Yeah, great question. I think some of the mistakes we’ve seen as people who are just trying to slap the automation label on everything, and they think automation is the goal. And that’s not the automation isn’t the goal. The reality is, I think you should start with why you’re doing what you’re doing, which, which does go all the way back to I’m trying to hire great people to have my, my company be more competitive. And then I’m trying to build a better process. So first, we always break it back into, okay, what’s the first why, then we we get into what we’ll call segments, which is trying to to group different jobs, or processes or candidates in different ways. I’ve always been driven nuts on if I go to a career site, and I’m an executive, or I’m in production, or I’m in sales or an engineering, I have the same choose your own adventure story. I think that’s crazy, I think we should be able to learn who these people are, we should put them through different different types of processes, because a different job is going to require a different type of automation, because we’re going to have different handoffs. So second is set the segmentation. And then third, we just we want to look at what you really want to automate what you don’t. And honestly, that’s a lot of discussion, I don’t think there’s a blank canvas that every company should be doing the same thing. There’s high value high, you know, low skill roles, there’s, there’s high volume high school where there’s required certifications, that requires a different type of handoff. And so it’s bad, it’s balancing all those things. And I think the other big thing I’ve learned three years ago, we were, you know, going into global enterprises and saying, like, we should change this, and I’ll tip it on its head. And I’ve learned that you can’t you mean, you can’t do that in a global enterprise with the crazy tech stack. So we have learned that it’s okay to walk before you run. And you got to have a big vision. And then you have to have a path on how you get from here to there. Because the change management and all this. This is about people process and technology all coming together. It’s not like I can slap a system on and say, okay, it’s better, that you’ve got to change how people how people do work. And we you know, I remember years ago, you and I talking about this that AT&T, you know, people change their jobs from working on, I think it was you can was story working on on lines to now becoming technology. And so the jobs of recruiters of talent acquisition are going to continue to morph. And you got to have a plan of how you’re going to do that. That I think is a long term plan for sure.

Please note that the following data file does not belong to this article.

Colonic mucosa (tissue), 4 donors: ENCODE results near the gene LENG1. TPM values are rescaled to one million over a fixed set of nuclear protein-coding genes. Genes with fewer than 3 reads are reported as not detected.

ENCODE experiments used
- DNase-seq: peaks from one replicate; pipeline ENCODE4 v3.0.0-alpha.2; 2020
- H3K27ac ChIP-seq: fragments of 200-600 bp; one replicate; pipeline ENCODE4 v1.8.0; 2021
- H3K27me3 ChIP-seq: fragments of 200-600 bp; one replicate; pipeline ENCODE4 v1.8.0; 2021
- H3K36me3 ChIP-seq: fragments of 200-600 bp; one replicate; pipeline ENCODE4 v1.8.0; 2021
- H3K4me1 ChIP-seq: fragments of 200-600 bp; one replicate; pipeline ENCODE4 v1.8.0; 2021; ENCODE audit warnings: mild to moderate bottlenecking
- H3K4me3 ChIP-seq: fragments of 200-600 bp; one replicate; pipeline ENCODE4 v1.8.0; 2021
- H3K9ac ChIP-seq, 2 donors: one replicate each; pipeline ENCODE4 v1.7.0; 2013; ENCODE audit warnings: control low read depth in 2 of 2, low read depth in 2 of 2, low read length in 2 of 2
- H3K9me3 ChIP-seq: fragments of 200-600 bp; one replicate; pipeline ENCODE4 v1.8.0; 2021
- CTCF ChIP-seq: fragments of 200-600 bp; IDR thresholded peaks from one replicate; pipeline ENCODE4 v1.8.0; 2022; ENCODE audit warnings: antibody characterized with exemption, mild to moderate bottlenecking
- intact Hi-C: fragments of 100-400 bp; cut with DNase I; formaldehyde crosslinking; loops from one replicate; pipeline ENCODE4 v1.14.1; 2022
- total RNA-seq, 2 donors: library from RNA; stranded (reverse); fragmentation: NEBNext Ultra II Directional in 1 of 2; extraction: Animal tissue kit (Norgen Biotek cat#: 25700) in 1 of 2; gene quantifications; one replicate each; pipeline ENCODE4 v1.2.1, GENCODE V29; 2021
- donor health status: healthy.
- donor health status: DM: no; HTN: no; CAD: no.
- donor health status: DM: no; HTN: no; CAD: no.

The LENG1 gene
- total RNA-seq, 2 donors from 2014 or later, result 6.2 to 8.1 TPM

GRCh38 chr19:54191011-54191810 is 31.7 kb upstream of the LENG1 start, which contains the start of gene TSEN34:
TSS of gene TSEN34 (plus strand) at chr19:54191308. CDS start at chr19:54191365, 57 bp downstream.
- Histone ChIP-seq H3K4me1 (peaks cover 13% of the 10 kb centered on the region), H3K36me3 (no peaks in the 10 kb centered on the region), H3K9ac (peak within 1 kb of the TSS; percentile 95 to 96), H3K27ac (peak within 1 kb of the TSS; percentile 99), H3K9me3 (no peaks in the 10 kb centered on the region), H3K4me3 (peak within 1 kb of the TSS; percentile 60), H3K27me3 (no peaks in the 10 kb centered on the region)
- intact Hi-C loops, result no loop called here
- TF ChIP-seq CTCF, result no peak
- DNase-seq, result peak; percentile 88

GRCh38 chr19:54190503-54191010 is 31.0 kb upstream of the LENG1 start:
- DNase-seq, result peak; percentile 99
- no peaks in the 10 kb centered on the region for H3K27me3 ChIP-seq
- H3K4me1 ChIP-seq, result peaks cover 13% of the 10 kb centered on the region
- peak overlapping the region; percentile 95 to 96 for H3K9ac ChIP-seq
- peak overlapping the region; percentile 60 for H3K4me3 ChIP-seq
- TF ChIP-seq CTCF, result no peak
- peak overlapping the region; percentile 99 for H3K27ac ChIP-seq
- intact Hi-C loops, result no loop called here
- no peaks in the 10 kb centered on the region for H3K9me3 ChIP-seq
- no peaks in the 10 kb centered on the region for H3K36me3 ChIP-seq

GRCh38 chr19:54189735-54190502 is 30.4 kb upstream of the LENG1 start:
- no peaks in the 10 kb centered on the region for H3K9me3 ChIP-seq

Chris Hoyt, CXR 13:39
Yeah, it’s a skill set change for sure. Right. It’s an evolution of the roles across across the board. So we’ve got we got time for one question. And it comes in from Brian Hirsch. And Brian is asking, does anybody have any tips on advising candidates on how they can leverage that technology to their benefit? So the big I guess that will just boil that down to what would be the one big element of automation you recommend to any recruiter as the one big takeaway, one big thing that they should get out of automation

Aaron Matos, Paradox 14:07
For the recruiter for the candidate for the recruiter. I mean, for the recruiter. I think, I’ll call back two years ago, I used to think or three years ago, I used to think that our scheduling assistant was going to scare recruiting coordinators because it does their job. I’ve learned that’s completely not true. For the most part, what it does is it does a portion it does a task of the job. And it allows them to do all this other stuff. So they’ve actually been able to add more value in their roles by eliminating the lower value work. And so I think the number one tip would be have, because technology has always change the way work gets done. So my number one tip is is look at it as a friend and look at how you can use these tools to help you build a better process a better candidate engagement and and stuff. At the end of the day ultimately hire great people that helps your organization to compete and build great teams. that’s ultimately what this is trying to do.

Chris Hoyt, CXR 15:08
I love it. You’re augmenting you’re not replacing.

Aaron Matos, Paradox 15:10
Absolutely. Absolutely.

Chris Hoyt, CXR 15:12
Aaron, I want to thank you again for your time and sharing those insights with us. We really appreciate you man.

Aaron Matos, Paradox 15:16
Thanks. Appreciate the time and now this is quick.

Chris Hoyt 15:19
Yep, you got it. Hey, everybody. Just a reminder next week, October 15. We’re bringing in Steven Rothberg. He is the founder of college recruiter comm he’s going to share with us his top recommendations around how to successfully engage college candidates in a time of recruiting during a pandemic when live events for college recruiting are on the outs. Until then we hope to see everybody online@www.cxr.works/talent talks